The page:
After the medic finished, the other man came.
“Dr. Jane Seymour?”
He showed her his badge. “Agent Devon Walsh, Homeland Security. You need to come with me.”
“Do I have a choice?”
Walsh led her to his car. They drove in silence. Jane wondered if she missed anything in the lecture hall.
I didn’t see cameras—but you never know. The only trace I was on the computer is the timestamp on the system log. If I knew I had that much time, I could have fixed that before I logged off.
An hour later, Jane was in a large room in the Phillip Burton Federal Building. A window to her left looked out over the bay. To her right, a bookcase filled with books meant only for show; along the far wall, an American flag in one corner, the California state flag in the other, the Seal of the U.S. Department of Homeland Security in the centre. A large oak desk with a single chair in front dominates the room. The room was designed to impress and intimidate.
In her dealings with MI5, Jane came to believe there were two types of government agents. Men like Walsh, honest, brave, loyal and completely without guile. You always knew where you stood with them. Then there were those, like the one sitting behind the desk, shrewd, manipulative and ruthless. Put on a brave face; this man is dangerous.
The man looks up from the papers scattered on the desk—“Sit down, Dr. Seymour.”
Summoning all the bravado she could muster, “Please, call me Jane.”
“Jane, I am Special Agent Donald Roberts, Homeland Security”
It didn’t surprise her. Since the cyber-attacks, Homeland Security had their fingers in everything—an explosion at a university would trigger a response.
Roberts finished reading her dossier. He was impressed, but tried not to show it.
“Born in Penang; father, John Seymour, British; mother, Jai Li Khoo, Chinese. Moved to Bournemouth when you were two. Your father abandoned you when you were three, didn’t he?” Roberts looked up. He expected a reaction—he didn’t get one.
Walsh, standing by the door, shuffled his feet.
Bastard. Jane hid her rage. Speaking softly, “Malaysian.”
Roberts looked up again. “What?”
“My mother is Malaysian.”
Roberts glowered. “PhD. in Applied Mathematics, Master in Advanced Computer Science, speak Russian, French and Chinese.“
Jane interrupted again, more forcefully, “FooChow. . . . I speak FooChow and Mandarin. Chinese is not a language.” Walsh suppressed a snicker.
Roberts hesitated, not used to being corrected. “. . . part of the Go team that shut down last year’s cyber-attacks, consultant for MI5 on cryptography, close connections to the British Home Office—did I miss anything?”
Jane shakes her head. Fuck you. You are wrong about my connection to the Home Office. . . . If you want to believe that, go for it
Roberts put the papers back into their folder. “I have been told you were the leading expert on time travel. . . . What can you tell me about Dr. Clarke’s experiment?”
Trying to sound cheerful, “Some might disagree with my being the leading expert. . . . As for the experiment, not much. Dr Clarke was very secretive about his work. . . . Except for areas around a Black Hole, it is my opinion that time travel is impossible. Dr Clarke said it was. I may have been wrong.”
“So you think it is possible to send something back in time?”
Codswallop, time travel to the past is impossible—timelines are fixed. “Without seeing Dr Clarke’s work, I’m only guessing. But, yes, it does seem to be possible.”
“Do you have a theory about what caused the explosion?”
Jane knew she needed time to investigate what had happened. Let’s see if I can lead him down a rabbit hole.
“If your techs were doing their job, you will know it wasn’t an explosion. The walls buckled inward, an implosion. As for the cause, whatever caused the probe to disappear probably sucked out all the air as well—creating a vacuum.”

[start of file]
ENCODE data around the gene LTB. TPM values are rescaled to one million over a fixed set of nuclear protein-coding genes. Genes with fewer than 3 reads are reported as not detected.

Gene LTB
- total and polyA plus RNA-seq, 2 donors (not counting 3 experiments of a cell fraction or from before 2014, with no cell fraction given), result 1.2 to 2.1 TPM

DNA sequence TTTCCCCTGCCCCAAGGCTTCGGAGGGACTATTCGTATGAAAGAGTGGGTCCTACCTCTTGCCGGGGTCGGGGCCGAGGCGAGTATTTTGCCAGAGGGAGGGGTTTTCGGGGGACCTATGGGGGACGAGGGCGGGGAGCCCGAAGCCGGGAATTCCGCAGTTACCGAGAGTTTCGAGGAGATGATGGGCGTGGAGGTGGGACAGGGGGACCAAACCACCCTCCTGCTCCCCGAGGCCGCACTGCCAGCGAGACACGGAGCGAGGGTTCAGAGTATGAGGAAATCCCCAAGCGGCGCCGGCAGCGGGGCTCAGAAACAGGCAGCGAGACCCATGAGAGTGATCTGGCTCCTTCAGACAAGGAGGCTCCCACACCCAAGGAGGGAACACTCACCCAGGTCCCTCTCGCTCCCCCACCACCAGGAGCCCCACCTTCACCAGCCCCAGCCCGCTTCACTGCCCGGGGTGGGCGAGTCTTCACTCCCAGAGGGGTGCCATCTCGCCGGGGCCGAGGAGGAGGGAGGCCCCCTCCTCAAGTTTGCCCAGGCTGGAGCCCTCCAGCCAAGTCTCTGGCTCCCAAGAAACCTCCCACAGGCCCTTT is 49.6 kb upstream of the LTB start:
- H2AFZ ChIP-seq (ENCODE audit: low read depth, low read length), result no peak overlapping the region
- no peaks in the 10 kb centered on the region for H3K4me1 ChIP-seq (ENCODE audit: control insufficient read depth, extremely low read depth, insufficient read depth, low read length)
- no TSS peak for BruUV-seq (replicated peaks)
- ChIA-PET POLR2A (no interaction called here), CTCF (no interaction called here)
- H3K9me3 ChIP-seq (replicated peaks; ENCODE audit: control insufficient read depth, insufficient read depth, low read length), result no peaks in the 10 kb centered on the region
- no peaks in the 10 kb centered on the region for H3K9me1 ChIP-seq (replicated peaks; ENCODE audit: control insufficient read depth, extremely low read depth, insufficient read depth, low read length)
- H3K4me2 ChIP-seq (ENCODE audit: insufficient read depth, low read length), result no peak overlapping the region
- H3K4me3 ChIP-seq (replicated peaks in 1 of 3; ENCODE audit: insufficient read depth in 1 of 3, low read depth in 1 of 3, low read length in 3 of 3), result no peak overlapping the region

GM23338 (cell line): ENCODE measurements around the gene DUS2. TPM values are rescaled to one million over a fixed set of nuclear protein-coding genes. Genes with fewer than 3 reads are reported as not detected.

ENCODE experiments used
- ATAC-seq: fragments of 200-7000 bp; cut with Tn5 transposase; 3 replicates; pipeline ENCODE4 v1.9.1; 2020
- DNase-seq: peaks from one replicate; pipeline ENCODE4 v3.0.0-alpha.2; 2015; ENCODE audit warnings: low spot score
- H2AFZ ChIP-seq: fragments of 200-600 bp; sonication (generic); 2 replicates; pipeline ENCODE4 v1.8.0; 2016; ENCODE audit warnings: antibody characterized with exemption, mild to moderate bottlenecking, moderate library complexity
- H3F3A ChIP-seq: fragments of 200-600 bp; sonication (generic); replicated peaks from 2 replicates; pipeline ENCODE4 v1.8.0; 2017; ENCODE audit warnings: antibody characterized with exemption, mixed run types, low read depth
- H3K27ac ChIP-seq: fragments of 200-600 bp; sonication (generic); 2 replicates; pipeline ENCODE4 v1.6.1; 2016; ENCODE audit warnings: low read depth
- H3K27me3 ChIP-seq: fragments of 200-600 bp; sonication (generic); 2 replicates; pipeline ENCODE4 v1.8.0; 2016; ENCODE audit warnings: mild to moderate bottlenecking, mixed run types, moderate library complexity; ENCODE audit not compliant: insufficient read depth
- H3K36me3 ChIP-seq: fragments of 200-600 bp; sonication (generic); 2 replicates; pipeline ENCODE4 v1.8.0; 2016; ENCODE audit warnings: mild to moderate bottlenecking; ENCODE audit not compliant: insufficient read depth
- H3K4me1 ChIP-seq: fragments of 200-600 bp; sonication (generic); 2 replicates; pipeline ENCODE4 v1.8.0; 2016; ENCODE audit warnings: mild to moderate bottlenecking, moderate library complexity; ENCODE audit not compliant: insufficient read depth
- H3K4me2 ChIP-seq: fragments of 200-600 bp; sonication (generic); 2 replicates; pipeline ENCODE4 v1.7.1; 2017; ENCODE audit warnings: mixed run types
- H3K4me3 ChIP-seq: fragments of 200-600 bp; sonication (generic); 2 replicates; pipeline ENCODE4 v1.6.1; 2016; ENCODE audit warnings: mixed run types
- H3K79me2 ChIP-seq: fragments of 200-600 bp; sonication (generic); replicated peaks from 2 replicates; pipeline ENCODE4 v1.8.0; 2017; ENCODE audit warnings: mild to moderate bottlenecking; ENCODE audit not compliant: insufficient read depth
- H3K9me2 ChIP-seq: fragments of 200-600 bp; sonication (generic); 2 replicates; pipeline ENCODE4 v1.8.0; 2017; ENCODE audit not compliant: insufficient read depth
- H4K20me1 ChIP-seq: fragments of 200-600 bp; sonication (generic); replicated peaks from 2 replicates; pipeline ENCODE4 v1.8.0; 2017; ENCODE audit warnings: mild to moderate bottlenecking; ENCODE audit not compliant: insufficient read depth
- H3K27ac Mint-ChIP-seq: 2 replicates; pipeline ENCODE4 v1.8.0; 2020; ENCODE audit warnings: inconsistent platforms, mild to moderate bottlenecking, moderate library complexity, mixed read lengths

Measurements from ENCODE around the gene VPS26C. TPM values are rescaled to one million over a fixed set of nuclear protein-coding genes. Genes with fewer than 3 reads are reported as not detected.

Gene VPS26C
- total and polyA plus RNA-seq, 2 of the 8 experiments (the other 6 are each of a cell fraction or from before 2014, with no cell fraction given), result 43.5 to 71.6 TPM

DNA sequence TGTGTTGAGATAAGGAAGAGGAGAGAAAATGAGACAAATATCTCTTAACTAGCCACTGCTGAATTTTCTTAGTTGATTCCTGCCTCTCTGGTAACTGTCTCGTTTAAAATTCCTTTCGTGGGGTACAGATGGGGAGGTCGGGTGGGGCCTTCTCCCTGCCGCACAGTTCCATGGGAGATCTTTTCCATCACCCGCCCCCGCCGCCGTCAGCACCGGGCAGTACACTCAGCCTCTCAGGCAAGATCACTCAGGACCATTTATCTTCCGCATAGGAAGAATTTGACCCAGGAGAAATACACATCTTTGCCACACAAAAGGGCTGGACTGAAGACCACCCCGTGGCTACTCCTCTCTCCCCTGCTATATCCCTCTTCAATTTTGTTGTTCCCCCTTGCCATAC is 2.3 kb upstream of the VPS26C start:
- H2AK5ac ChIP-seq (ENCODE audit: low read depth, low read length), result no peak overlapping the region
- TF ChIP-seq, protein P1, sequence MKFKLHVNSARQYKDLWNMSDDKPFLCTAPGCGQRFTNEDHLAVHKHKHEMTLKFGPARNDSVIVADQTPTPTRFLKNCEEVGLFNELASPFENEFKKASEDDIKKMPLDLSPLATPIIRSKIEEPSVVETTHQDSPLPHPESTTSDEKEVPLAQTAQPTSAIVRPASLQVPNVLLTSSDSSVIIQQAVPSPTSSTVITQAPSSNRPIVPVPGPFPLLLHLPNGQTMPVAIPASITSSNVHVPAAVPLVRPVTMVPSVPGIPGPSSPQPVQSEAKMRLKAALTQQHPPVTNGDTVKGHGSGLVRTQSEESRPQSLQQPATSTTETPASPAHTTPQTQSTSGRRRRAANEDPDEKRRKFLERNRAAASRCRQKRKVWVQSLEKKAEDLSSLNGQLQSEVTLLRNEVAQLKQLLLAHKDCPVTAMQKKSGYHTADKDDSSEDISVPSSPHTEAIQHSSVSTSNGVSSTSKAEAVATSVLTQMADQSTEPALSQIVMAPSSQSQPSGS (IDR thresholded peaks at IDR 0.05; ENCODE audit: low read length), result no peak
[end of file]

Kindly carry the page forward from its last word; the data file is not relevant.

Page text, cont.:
From the look on Roberts’ face, she knew she had said something that surprised him. Shit—He didn’t know the probe was missing.
’“And you think that was because of the probe travelling back in time?”
“Like I said, just guessing. . . . But, yes. Assuming Dr Clarke created the conditions to form a field capable of sending an object back in time, that would also create a paradox. . . . At some point, as the field formed, the probe from the past and the probe in the present would exist in the same place at the same time. . . . They would destroy each other. Which means the probe from the past wouldn’t exist.”
Roberts could see where this was going. “With no probe from the past, the probe in the present would still exist to be sent back in time. So, that is the paradox. The probe exists and doesn’t exist at the same time. . . . The Schrödinger’s cat of time travel.”
Jane grinned and nodded. He’s buying this.
“Again, only guessing, but it seems right.” Her nerves settled, she enjoyed manipulating the conversation. “I don’t suppose you will give me access to Dr. Clarke’s work.”
Roberts just grins. “All Dr. Clarke’s work is now classified Top Secret.”
Of course it is. Jane worked with MI5 enough to know anything they didn’t understand was classified Top Secret. It didn’t surprise her that Homeland Security would do the same.
“May I see your phone?” Roberts asked.
Jane hands him her mobile. “It’s not locked.”
“And your laptop.”
Jane enters her password and hands him her laptop. Let’s see if he knows his way around Linux.
Roberts scrolls through the phone. “Not much here?”
With Homeland Security tracking all foreign nationals in real time using their social media accounts and the 5G network, Jane takes an untraceable pay-as-you-go phone on trips to the US. She uses it sparingly. “Only what I need for my trip.”
“Do you always delete your call logs?”
“I assume you uploaded everything to a server somewhere.” Jane shrugs. He deletes the files anyway, then hands it back.
There was less on her laptop. He doesn’t waste any time searching the files. He opened a terminal window and typed in the Linux command to delete all her files.
“OOPS—It looks like I accidentally deleted all your files.” Smirking, he hands the laptop back.
Jane looked at him with feigned concern. Asshole.
Roberts was in a quandary. He knew the ‘crazies’ will build some kind of conspiracy theory around the explosion. The last thing he needed was Jane talking to the press about time travel. He could control the media and the American scientists. She would be harder to control.
Roberts signals Walsh. “Agent Walsh will drive you back to your hotel to collect your things, then to the airport. I am booking you on the next flight back to the UK. Agent Walsh will stay with you until the flight leaves. . . . Don’t talk to the press and don’t publish those pictures.”
Roberts knew getting Jane out of the country would give him time to find out what really happened. He thought she had been much too quick at suggesting time travel caused a paradox. The most important thing now was to locate the probe—it held the answers.| |